The most cosmopolitan and sophisticated small magazine in Australian history — Greg Sheridan, The Australian, January 2008
Quadrant magazine is Australia’s leading journal of ideas, essays, literature, poetry, and historical and political debate. It is published monthly, ten times a year, with double editions in January-February and July-August.
Since 1956 Quadrant has maintained a tradition of publishing original writing on every aspect of society, as well as some of Australia’s best fiction and poetry. Although it retains its founding bias towards cultural freedom, anti-totalitarianism and classical liberalism, its pages are open to any well-written and thoughtful contribution.
While fashionable thought in much of the Australian media, universities and the arts remains influenced by left-wing moral authoritarianism, Quadrant has persistently questioned this orthodoxy. For the past decade, it has been at the forefront of the so-called Culture Wars. It has:
- exposed the shoddiness and political bias of much academic historical and anthropological writing
- deplored the politicisation of the arts
- analysed the decay of our public universities from political correctness and managerialism
- debated the place of religion in our society, especially the importance of the Judeo-Christian heritage to Western civilisation
- turned a sceptical eye on a range of intellectual fads and fashions including postmodernism, cultural relativism, multiculturalism and radical environmentalism.
Quadrant is uncompromisingly in favour of freedom of thought and expression. While insisting on civilised discourse, it opposes any political, academic or religious tendency that wants to suppress freedom of speech. It does not support diversity for diversity’s sake nor does it mindlessly endorse tolerance of all viewpoints, especially those that do not return the compliment. Rather, it understands tolerance to mean the willingness to listen to unpopular or unorthodox views that are well argued, while in practice taking tolerance to mean the willingness to live and let live, which is so typical of Australian life.
Quadrant was founded in 1956 as an initiative of the Australian Committee for Cultural Freedom, itself associated with the Congress for Cultural Freedom, and so was part of the defensive against Communist inspired, subsidised and/or influenced intellectual publications of the post-World War II era. It remains the last survivor of the group of publications which included Encounter (UK), Preuves (France), Monat (Germany). Critics have alleged that in the 1950s Quadrant enjoyed some kind of funding through the Congress for Cultural Freedom from the US Central Intelligence Agency; if so none of its editors ever knew of or were influenced in any way by such funding. It is, however, hardly shameful to have indirectly received funds from the agency of a liberal democratic government rather than the Russian and Chinese Communist dictatorships that directly funded several Australian leftist publications in that period.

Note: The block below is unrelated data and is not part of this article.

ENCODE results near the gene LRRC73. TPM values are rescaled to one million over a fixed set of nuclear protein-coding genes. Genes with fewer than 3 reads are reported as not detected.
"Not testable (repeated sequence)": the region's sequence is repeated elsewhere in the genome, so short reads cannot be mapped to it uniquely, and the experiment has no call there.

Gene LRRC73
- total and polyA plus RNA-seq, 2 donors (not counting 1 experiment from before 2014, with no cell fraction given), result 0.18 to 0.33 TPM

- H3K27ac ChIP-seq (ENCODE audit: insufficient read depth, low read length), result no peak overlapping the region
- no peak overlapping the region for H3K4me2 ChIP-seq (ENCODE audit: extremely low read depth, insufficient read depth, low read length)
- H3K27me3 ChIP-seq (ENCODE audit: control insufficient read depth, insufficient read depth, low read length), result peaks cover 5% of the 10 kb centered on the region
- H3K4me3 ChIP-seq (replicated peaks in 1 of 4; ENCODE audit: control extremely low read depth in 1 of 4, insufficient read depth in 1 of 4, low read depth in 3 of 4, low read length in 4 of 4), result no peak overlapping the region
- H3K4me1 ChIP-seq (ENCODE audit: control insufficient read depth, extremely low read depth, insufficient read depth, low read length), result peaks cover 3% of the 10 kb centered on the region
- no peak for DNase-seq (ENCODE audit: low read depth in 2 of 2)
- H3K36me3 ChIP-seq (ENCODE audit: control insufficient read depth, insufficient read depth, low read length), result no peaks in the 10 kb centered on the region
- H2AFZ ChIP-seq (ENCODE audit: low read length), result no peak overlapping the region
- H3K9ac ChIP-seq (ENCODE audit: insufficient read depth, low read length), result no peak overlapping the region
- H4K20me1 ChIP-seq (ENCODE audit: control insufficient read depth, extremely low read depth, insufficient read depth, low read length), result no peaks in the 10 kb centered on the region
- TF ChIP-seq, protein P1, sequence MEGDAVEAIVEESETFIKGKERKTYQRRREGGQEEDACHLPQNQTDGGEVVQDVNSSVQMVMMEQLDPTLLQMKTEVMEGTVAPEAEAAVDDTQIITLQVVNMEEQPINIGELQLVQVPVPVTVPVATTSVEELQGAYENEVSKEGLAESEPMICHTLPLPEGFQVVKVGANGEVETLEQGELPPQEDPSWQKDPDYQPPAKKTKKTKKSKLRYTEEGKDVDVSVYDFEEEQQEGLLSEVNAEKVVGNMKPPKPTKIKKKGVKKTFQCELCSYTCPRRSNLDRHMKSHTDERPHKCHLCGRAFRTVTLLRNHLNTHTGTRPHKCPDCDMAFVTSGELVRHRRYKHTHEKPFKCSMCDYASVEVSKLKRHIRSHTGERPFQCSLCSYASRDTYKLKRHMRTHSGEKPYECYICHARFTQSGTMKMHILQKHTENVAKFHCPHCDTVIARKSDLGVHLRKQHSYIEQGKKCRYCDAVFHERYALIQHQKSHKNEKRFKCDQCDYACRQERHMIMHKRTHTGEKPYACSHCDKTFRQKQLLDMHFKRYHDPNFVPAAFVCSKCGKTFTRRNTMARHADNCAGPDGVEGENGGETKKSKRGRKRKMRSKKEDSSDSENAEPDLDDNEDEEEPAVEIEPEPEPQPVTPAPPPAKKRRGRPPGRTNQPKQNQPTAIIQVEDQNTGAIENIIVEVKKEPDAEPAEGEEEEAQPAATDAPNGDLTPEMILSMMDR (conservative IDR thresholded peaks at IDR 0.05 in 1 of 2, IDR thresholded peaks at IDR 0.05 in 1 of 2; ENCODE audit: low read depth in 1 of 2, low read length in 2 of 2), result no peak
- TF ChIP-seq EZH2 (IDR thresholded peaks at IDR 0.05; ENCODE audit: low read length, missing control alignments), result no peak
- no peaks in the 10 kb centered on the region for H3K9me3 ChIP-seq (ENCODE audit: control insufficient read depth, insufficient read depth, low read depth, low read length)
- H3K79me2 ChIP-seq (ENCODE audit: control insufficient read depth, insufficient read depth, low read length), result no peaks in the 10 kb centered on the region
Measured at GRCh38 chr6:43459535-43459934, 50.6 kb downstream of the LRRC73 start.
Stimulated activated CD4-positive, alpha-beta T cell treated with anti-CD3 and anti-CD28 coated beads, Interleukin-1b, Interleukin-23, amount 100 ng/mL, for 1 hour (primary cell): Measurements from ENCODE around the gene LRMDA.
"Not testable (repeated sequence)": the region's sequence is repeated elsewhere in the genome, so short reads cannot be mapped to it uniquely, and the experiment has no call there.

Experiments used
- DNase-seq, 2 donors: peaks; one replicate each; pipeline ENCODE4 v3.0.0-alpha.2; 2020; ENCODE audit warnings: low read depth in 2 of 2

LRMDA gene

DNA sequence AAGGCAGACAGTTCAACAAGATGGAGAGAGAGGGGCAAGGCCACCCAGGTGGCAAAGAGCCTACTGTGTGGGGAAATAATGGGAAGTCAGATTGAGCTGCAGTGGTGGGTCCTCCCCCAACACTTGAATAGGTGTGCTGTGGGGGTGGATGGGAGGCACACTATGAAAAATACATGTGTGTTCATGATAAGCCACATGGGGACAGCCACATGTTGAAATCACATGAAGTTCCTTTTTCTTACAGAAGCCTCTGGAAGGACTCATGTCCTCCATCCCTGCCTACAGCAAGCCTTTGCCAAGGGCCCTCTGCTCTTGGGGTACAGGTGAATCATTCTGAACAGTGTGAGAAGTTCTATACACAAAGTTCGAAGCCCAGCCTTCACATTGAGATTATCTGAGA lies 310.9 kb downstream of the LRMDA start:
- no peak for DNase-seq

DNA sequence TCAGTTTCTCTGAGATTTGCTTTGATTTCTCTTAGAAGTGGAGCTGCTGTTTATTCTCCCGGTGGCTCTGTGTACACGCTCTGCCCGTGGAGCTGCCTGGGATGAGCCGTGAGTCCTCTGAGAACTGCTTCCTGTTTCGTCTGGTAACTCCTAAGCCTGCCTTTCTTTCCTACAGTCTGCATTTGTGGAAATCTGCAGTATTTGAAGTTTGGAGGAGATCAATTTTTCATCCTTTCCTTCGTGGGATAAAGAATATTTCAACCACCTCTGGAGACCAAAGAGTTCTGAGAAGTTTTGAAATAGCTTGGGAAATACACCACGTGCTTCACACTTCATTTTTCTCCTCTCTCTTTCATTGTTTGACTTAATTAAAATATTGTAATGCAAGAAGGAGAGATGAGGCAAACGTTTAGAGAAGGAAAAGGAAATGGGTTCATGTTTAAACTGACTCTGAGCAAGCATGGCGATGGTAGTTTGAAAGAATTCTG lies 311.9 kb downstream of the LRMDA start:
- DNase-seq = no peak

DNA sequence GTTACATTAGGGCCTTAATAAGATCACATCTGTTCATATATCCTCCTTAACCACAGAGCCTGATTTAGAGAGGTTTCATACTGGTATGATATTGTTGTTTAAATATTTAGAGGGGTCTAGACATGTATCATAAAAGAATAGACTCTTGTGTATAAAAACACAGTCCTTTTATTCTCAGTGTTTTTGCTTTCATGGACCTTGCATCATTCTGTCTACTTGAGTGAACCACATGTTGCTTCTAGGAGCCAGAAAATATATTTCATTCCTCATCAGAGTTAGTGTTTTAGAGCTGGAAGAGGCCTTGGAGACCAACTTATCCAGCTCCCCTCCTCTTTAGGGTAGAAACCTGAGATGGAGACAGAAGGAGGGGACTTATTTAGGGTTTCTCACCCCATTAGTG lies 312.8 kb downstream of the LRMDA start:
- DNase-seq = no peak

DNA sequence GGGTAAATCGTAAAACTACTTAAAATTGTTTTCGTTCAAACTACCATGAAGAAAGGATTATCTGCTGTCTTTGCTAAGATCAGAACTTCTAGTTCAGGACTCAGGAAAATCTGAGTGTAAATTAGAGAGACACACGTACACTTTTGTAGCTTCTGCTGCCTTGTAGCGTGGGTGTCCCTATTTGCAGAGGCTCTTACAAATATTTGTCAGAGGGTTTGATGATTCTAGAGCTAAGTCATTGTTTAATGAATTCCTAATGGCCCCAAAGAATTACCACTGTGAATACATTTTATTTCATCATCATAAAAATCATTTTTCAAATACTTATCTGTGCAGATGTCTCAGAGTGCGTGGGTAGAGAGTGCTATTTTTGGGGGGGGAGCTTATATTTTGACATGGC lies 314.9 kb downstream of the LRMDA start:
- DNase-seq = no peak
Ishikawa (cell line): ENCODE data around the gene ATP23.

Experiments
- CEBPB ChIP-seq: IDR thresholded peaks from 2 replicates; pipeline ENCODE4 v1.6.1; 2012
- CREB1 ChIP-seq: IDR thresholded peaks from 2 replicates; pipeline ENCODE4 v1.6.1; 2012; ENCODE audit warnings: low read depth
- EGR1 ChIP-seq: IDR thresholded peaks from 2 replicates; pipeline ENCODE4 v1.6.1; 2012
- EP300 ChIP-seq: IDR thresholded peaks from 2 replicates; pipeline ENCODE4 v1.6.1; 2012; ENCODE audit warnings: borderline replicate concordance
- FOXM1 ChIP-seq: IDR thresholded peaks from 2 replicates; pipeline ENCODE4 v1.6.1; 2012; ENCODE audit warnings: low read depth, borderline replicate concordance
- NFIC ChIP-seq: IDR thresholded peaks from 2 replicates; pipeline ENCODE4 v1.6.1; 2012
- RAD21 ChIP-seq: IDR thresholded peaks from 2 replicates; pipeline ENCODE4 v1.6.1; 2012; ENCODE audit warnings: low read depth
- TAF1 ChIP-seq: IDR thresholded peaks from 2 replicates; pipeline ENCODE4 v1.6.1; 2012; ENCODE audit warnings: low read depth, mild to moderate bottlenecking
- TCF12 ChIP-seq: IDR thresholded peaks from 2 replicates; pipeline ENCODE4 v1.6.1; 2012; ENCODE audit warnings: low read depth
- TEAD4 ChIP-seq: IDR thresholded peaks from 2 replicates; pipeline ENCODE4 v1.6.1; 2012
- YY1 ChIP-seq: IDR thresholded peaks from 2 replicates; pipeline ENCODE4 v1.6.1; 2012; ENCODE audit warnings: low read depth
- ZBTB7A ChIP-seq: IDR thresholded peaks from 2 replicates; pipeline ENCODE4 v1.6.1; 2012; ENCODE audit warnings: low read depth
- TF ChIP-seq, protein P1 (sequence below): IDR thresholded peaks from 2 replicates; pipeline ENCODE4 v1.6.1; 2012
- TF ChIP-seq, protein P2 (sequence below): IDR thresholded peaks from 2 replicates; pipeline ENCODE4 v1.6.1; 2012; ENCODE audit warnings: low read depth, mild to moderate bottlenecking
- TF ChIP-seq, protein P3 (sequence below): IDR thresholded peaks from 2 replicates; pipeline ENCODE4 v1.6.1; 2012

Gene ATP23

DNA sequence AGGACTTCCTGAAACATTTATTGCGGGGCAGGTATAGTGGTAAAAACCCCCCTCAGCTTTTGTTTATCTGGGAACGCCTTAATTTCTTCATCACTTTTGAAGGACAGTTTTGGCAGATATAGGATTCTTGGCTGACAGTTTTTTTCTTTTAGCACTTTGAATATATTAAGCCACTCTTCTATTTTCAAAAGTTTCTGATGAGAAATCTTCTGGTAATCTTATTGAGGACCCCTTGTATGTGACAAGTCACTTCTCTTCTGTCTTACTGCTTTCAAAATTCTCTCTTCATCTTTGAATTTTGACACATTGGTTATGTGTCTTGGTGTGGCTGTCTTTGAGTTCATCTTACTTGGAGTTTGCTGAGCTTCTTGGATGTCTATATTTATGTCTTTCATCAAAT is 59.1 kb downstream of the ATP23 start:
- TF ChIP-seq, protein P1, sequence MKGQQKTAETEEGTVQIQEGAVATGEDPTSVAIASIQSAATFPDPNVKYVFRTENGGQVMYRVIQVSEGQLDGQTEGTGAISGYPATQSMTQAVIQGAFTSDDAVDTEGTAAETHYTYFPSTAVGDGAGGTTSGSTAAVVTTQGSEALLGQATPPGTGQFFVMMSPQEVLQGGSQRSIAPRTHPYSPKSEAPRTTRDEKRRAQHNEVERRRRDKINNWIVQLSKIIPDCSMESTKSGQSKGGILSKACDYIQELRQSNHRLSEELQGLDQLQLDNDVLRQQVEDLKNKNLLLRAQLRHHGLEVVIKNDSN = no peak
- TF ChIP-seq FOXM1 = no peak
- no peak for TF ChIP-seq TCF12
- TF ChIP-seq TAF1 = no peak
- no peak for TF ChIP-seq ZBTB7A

Quadrant’s first editor was James McAuley, one of Australia’s greatest poets. Its longest-standing editor was Peter Coleman (1967-1978, 1981-1990), followed by Paddy McGuinness (1998-2008).
Current personnel are:
Quadrant Magazine and Quadrant Online are published by Quadrant Magazine Ltd. Chairman of the board of directors is Elizabeth Prior Jonson.
All views expressed in Quadrant and Quadrant Online are those of the individual authors and do not reflect the thoughts, opinions or beliefs of the editors or of Quadrant Magazine Ltd.
Quadrant Online Sponsors
We are very grateful to the following people who have generously sponsored this website and without whom it would not have been possible:
David and Jenny Armstrong
R. M. Badgery
David M. Bennett
J. L. Charley
W. D. G. Clarke
Sir Zelman Cowen
Eric J. Easton
Lindsay Ellison SC
Colin F. Friezer
Sue M. Gilet
H. C. Griffin
David and Judy Gunter
Peter Henderson AC
R. W. Henderson
R. M. Hillman
D. S. Houghton
W. M. R. Kelly
Dame Leonie Kramer
G. E. Lines
D M Madden
Douglas Meagher QC
J. D. Moore
Allan J. Myers
Sir Arvi Parbo
Peter J. Ratcliffe
Charles F. Tate
Sir Bruce Williams
and 40 anonymous donors.